You can also purchase feeling or emotion cards which have photos of different emotions to help understand how your child is feeling even if they do not have the words to express this themselves. These could be laid out on a table or floor and your child could point to the ones they feel are necessary. This can be done on a regular basis. Reading books to your child that mirror how your child may be feeling can also be helpful in beginning difficult conversations with your children and can support you and your family with next steps. There are plenty of age appropriate child-friendly books that include a range of worries that children may have (some are listed below). This then gives you an opportunity to ask questions about what they may do if they were in that situation. Here you place your child out of the frame and put another character in in hopes to release some of the pressure that may occur if the spotlight were to be on them. This is similar to role play which children generally love when they dress up and pretend to be other characters or persona’s.

Take note: Keep a diary of any worries you have about your children, their behaviours, their feelings and emotions, eating habits, health etc, and any other signs that may seem unusual or out of character. This can be key in identifying patterns which you as a parent may be able to analyse yourself. Additionally, if you feel that your child needed professional support in the future, you are then able to present this information which may help inform the professional of the best support that can be put in place for your child.

Seek professional support: There are a number of trained and qualified professionals who can support children with their emotional health. For young children this can be done through different types of therapy such as counselling and talking therapies and for younger children can also include things such as play therapy, art therapy. It Is important that you are supported in exploring the most suitable support for your child who is unique.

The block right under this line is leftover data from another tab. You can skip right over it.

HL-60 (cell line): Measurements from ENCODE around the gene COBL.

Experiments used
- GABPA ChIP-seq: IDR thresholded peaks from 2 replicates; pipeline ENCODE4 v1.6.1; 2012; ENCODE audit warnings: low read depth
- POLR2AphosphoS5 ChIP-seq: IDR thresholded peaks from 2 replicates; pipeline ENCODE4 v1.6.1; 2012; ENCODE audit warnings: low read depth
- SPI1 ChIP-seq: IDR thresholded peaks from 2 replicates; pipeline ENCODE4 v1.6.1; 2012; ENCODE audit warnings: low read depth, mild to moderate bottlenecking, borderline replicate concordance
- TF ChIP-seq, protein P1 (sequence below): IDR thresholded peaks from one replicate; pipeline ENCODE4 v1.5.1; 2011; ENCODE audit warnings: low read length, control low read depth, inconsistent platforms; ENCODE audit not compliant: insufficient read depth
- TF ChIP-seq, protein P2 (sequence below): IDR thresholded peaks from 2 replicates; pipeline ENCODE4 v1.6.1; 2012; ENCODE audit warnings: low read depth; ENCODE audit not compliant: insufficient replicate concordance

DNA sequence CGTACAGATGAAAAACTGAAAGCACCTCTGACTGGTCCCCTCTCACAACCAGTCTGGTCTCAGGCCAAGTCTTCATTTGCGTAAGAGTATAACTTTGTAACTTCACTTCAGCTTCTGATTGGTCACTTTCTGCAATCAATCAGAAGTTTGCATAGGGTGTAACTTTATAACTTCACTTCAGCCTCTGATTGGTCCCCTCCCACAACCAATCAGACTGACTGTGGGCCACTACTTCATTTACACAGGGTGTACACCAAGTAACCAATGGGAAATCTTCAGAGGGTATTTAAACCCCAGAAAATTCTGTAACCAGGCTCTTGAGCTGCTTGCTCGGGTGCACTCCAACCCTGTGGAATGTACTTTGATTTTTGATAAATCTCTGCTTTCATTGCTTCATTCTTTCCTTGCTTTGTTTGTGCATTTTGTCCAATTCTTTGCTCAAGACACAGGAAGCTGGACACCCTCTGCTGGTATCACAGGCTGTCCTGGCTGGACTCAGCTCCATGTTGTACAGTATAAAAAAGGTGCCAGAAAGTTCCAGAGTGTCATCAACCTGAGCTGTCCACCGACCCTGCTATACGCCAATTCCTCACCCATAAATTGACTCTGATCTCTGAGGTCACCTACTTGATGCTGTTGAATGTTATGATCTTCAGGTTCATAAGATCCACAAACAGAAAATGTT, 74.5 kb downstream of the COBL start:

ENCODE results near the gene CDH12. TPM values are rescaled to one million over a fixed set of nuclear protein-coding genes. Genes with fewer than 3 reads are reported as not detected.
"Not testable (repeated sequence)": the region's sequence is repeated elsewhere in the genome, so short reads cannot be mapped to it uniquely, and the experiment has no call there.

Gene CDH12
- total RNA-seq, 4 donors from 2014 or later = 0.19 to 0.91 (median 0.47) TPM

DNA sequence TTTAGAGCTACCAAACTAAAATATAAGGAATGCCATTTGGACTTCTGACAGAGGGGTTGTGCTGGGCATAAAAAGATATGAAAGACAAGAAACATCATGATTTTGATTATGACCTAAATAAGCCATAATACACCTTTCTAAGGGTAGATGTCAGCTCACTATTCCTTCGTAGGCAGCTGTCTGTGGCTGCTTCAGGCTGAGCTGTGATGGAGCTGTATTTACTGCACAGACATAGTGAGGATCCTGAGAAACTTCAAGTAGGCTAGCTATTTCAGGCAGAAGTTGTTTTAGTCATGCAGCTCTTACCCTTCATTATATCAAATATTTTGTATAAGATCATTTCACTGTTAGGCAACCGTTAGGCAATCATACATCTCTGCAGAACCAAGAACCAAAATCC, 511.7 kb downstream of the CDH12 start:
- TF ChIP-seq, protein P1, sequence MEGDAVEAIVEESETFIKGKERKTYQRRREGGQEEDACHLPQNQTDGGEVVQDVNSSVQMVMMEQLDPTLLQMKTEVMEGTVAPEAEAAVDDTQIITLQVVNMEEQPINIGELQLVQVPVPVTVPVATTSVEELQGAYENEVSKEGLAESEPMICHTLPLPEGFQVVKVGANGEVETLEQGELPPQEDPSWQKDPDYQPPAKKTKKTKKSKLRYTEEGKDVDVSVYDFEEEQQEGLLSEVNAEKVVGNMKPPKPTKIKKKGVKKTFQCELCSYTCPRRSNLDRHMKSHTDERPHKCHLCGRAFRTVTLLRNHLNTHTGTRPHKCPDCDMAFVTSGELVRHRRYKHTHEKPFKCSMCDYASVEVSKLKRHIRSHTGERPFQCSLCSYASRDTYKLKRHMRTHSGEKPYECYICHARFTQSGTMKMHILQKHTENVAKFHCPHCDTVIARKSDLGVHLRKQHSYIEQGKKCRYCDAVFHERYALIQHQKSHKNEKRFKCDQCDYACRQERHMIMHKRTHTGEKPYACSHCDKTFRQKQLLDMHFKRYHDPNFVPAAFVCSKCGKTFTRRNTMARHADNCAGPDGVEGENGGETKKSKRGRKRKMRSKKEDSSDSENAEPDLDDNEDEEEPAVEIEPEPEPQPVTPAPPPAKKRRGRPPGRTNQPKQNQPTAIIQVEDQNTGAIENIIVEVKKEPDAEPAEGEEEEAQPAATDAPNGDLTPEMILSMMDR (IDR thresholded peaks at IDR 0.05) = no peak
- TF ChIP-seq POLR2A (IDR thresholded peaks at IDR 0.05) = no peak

There is a support service called CAMHS (Community and Adolescent Mental Health Service) who provide support with their emotional health, find out more information here: https://www.nhs.uk/using-the-nhs/nhs-services/mental-health-services/child-and-adolescent-mental-health-services-camhs// There are also online helplines and telephone support available and you will find further information on the websites listed below.

  • What else? (Tips):
  • If you feel that you child is at risk, do the same as you would for a physical health need for example contacting your GP, going to a walk-in centre or visiting your local A&E.
  • Children’s emotional well-being has been recognised as a key part of the Early Years Foundation Stage and for this reason practitioners working with young children will be aware of how to support children in this area. Be open with them so that they can support you and your family.
  • Medication may also be useful for some children (please ensure you do the necessary research and understand all side effects and impacts that these can have on your child).
  • Assessment checklists can be useful in thinking about signs and symptoms.
  • Your local children’s services can sometimes support parents when they have worries about their children which can include family support services.
  • It is beneficial that time is set aside for family games or family fun times weekly if not daily.
  • Remember that from the moment a child is born, they can pick up on adults’ feelings and emotions and this can impact on how a child feels and manages conflict.

Please see resources tab for some supporting websites and services that you may find useful.